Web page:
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15 Sep
2017
15 Sep
'17

1:57 a.m.

On Wed, Sep 13, 2017 at 04:36:49PM +0200, Thibault Hilaire wrote:

Of course, for a lost of numbers, the decimal representation is simpler, and just as accurate as the radix-2 hexadecimal representation. But, due to the radix-10 and radix-2 used in the two representations, the radix-2 may be much easier to use.

Hex is radix 16, not radix 2 (binary).

In the "Handbook of Floating-Point Arithmetic" (JM Muller et al, Birkhauser editor, page 40),the authors claims that the largest exact decimal representation of a double-precision floating-point requires 767 digits !! So it is not always few characters to type to be just as accurate !! For example (this is the largest exact decimal representation of a single-precision 32-bit float):

1.17549421069244107548702944484928734882705242874589333385717453057158887047561890426550235133618116378784179687e-38 and 0x1.fffffc0000000p-127 are exactly the same number (one in decimal representation, the other in radix-2 hexadecimal)!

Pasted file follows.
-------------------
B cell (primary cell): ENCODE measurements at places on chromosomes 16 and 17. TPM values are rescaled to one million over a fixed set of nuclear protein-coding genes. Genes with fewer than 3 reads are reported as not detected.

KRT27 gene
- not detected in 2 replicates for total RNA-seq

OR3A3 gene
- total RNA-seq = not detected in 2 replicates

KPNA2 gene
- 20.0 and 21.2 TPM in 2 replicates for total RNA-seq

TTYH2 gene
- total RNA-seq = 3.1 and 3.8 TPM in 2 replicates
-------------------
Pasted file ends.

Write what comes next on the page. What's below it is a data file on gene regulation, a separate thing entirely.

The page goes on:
That may be so, but that doesn't mean you have to type all 100+ digits in order to reproduce the float exactly. Just 1.1754942106924411e-38 is sufficient:

py> 1.1754942106924411e-38 == float.fromhex('0x1.fffffc0000000p-127') True

You may be mistaking two different questions:

(1) How many decimal digits are needed to exactly convert the float to decimal? That can be over 100 for a C single, and over 700 for a double.

(2) How many decimal digits are needed to uniquely represent the float? Nine digits (plus an exponent) is enough to represent all possible C singles; 17 digits is enough to represent all doubles (Python floats).

I'm not actually opposed to hex float literals. I think they're cool. But we ought to have a reason more than just "they're cool" for supporting them, and I'm having trouble thinking of any apart from "C supports them, so should we". But maybe that's enough.

-- Steve